What does “works” mean to James? James 2:14-17 shows the sorts of things he has in mind.
14 What good is it, my brothers, if a man claims to have faith but has no deeds? Can such faith save him? 15 Suppose a brother or sister is without clothes and daily food. 16 If
one of you says to him, “Go, I wish you well; keep warm and well fed,”
but does nothing about his physical needs, what good is it? 17 In the same way, faith by itself, if it is not accompanied by action, is dead.
Here’s the scenario: a brother or sister, and one cannot discern from this text whether this is a messianist brother/sister or a Jewish brother/sister, has either insufficient clothing (James hyperbolizes with “without clothes” — like his brother he hyperbolizes) or insufficient food. How does one respond?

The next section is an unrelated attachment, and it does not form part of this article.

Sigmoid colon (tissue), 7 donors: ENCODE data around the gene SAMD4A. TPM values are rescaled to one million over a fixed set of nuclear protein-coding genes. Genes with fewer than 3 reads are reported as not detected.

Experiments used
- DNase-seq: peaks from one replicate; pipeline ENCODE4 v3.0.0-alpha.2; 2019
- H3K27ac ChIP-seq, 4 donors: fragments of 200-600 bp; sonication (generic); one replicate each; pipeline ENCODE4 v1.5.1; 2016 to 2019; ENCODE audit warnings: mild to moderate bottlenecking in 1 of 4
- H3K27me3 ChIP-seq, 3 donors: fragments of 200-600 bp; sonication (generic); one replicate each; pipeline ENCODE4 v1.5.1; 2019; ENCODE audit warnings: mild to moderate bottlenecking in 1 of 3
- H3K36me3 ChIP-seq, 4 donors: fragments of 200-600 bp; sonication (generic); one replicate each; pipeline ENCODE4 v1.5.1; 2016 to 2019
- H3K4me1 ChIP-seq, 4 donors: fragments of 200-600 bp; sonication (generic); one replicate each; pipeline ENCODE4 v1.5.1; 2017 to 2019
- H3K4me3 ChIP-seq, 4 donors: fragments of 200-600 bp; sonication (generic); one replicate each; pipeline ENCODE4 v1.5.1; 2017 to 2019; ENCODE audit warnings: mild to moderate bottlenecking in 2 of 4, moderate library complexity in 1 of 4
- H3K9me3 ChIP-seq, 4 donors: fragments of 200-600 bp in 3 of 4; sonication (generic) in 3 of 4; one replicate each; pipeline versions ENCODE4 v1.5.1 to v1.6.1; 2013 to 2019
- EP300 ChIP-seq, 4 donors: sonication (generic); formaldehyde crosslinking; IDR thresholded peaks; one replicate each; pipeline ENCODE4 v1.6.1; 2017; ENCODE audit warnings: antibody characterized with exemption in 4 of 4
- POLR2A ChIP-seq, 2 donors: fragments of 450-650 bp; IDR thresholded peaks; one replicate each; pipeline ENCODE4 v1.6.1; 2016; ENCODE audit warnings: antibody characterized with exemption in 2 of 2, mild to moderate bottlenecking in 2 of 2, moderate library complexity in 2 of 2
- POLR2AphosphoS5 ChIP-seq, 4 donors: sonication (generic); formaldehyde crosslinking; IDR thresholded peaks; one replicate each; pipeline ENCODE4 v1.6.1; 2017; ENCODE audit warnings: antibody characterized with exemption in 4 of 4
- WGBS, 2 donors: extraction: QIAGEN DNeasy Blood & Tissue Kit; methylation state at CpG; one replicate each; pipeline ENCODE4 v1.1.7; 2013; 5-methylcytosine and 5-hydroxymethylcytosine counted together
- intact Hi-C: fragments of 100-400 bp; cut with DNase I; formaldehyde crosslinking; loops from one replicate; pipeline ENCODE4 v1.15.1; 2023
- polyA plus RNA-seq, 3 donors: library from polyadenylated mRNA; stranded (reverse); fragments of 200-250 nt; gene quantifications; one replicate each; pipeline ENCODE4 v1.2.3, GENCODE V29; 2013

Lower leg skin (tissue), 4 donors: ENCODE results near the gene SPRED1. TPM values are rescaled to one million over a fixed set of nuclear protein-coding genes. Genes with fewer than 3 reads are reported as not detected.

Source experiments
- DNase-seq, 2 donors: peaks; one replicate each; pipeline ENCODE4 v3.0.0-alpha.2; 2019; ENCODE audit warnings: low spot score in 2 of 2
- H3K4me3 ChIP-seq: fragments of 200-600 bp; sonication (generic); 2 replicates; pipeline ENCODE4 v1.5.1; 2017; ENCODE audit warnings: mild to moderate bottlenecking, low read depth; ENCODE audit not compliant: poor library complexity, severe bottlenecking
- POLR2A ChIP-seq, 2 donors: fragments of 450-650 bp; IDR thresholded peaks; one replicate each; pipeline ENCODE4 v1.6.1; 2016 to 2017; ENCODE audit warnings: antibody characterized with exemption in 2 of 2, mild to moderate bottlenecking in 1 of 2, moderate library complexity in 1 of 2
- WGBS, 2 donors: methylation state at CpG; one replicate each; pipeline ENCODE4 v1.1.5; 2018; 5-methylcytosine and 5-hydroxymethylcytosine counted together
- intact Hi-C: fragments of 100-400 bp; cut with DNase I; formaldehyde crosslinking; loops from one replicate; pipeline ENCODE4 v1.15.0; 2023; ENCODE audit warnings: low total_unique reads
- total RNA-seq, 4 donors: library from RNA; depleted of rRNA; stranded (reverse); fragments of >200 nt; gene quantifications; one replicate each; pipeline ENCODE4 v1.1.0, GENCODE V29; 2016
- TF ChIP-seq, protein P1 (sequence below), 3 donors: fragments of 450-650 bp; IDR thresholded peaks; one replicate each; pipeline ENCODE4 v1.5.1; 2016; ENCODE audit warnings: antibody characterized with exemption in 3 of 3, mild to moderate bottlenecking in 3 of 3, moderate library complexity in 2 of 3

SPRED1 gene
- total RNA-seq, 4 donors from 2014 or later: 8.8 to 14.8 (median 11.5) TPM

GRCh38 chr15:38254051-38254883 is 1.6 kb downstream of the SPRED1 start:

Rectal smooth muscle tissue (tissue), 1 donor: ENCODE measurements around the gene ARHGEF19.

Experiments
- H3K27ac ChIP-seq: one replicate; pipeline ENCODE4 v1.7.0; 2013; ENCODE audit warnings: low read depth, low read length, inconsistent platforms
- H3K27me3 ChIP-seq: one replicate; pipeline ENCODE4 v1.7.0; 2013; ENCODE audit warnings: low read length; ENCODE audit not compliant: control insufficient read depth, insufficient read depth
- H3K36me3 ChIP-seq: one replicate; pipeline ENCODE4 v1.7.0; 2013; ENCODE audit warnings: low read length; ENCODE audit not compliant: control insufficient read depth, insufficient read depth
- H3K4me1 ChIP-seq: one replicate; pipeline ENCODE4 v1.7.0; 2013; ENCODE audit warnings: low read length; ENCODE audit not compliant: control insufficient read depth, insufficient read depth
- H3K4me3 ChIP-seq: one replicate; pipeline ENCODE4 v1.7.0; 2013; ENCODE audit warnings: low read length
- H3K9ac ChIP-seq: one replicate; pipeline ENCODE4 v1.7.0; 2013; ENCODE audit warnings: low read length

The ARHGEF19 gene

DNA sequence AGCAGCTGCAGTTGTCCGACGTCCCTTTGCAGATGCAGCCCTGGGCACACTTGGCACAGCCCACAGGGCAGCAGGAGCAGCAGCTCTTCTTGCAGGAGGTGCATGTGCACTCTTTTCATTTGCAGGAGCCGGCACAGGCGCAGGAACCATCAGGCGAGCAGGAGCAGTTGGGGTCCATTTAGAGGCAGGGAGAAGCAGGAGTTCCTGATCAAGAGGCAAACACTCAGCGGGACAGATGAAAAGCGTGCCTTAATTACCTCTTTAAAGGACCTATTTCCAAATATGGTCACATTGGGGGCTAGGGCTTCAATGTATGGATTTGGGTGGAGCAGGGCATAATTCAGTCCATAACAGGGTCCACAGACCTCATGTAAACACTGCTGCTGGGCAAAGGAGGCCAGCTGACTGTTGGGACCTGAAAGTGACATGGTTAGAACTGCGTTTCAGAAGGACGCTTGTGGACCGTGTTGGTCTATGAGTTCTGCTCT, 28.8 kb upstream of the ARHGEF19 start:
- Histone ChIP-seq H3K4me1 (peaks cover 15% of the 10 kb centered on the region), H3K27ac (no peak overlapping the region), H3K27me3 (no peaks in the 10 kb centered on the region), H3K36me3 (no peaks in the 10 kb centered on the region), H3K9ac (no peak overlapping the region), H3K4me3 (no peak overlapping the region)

Here is the problem for James: the only legitimate, Christian, Jesus following response is to do something about it by doing something for the one without enough clothes and the one without enough food.
In my judgment, the problem here (today) isn’t quite as graphic as this text: the problem is the comfortable no-poor zones we find in the suburban sprawl, the sheltering of ourselves from those in need, and the distancing of ourselves from those in need.
There isn’t enough space here to observe the number of times Jesus’ own practice exhibited this practice, but the Beatitudes and the parable of the sheep and goats are good places to begin.